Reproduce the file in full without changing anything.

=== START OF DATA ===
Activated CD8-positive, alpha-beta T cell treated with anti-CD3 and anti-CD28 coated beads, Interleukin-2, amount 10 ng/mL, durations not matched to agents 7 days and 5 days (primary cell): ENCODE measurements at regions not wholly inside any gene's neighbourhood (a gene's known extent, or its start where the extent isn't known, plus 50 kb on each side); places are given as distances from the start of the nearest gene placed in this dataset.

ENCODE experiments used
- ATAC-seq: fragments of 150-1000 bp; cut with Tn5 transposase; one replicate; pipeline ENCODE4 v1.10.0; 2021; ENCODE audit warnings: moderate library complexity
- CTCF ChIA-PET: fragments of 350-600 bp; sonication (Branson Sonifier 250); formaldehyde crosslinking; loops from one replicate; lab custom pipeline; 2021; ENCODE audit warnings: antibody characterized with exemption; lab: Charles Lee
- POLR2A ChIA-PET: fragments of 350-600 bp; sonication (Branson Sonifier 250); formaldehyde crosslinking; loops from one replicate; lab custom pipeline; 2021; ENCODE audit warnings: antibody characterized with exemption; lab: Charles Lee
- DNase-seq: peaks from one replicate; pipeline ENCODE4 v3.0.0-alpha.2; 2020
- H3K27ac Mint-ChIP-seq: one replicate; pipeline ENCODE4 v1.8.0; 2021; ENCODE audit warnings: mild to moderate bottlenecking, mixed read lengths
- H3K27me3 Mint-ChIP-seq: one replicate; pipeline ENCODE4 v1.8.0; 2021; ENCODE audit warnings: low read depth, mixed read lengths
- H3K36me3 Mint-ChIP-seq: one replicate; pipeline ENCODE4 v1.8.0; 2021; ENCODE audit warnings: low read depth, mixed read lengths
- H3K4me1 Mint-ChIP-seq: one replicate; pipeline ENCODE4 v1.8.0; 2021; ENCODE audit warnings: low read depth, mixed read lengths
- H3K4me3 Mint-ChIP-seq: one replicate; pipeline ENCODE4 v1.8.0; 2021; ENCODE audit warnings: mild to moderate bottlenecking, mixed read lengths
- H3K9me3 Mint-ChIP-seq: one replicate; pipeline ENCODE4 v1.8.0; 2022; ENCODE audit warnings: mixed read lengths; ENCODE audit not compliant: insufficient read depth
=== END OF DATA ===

Activated CD8-positive, alpha-beta T cell treated with anti-CD3 and anti-CD28 coated beads, Interleukin-2, amount 10 ng/mL, durations not matched to agents 7 days and 5 days (primary cell): ENCODE measurements at regions not wholly inside any gene's neighbourhood (a gene's known extent, or its start where the extent isn't known, plus 50 kb on each side); places are given as distances from the start of the nearest gene placed in this dataset.

ENCODE experiments used
- ATAC-seq: fragments of 150-1000 bp; cut with Tn5 transposase; one replicate; pipeline ENCODE4 v1.10.0; 2021; ENCODE audit warnings: moderate library complexity
- CTCF ChIA-PET: fragments of 350-600 bp; sonication (Branson Sonifier 250); formaldehyde crosslinking; loops from one replicate; lab custom pipeline; 2021; ENCODE audit warnings: antibody characterized with exemption; lab: Charles Lee
- POLR2A ChIA-PET: fragments of 350-600 bp; sonication (Branson Sonifier 250); formaldehyde crosslinking; loops from one replicate; lab custom pipeline; 2021; ENCODE audit warnings: antibody characterized with exemption; lab: Charles Lee
- DNase-seq: peaks from one replicate; pipeline ENCODE4 v3.0.0-alpha.2; 2020
- H3K27ac Mint-ChIP-seq: one replicate; pipeline ENCODE4 v1.8.0; 2021; ENCODE audit warnings: mild to moderate bottlenecking, mixed read lengths
- H3K27me3 Mint-ChIP-seq: one replicate; pipeline ENCODE4 v1.8.0; 2021; ENCODE audit warnings: low read depth, mixed read lengths
- H3K36me3 Mint-ChIP-seq: one replicate; pipeline ENCODE4 v1.8.0; 2021; ENCODE audit warnings: low read depth, mixed read lengths
- H3K4me1 Mint-ChIP-seq: one replicate; pipeline ENCODE4 v1.8.0; 2021; ENCODE audit warnings: low read depth, mixed read lengths
- H3K4me3 Mint-ChIP-seq: one replicate; pipeline ENCODE4 v1.8.0; 2021; ENCODE audit warnings: mild to moderate bottlenecking, mixed read lengths
- H3K9me3 Mint-ChIP-seq: one replicate; pipeline ENCODE4 v1.8.0; 2022; ENCODE audit warnings: mixed read lengths; ENCODE audit not compliant: insufficient read depth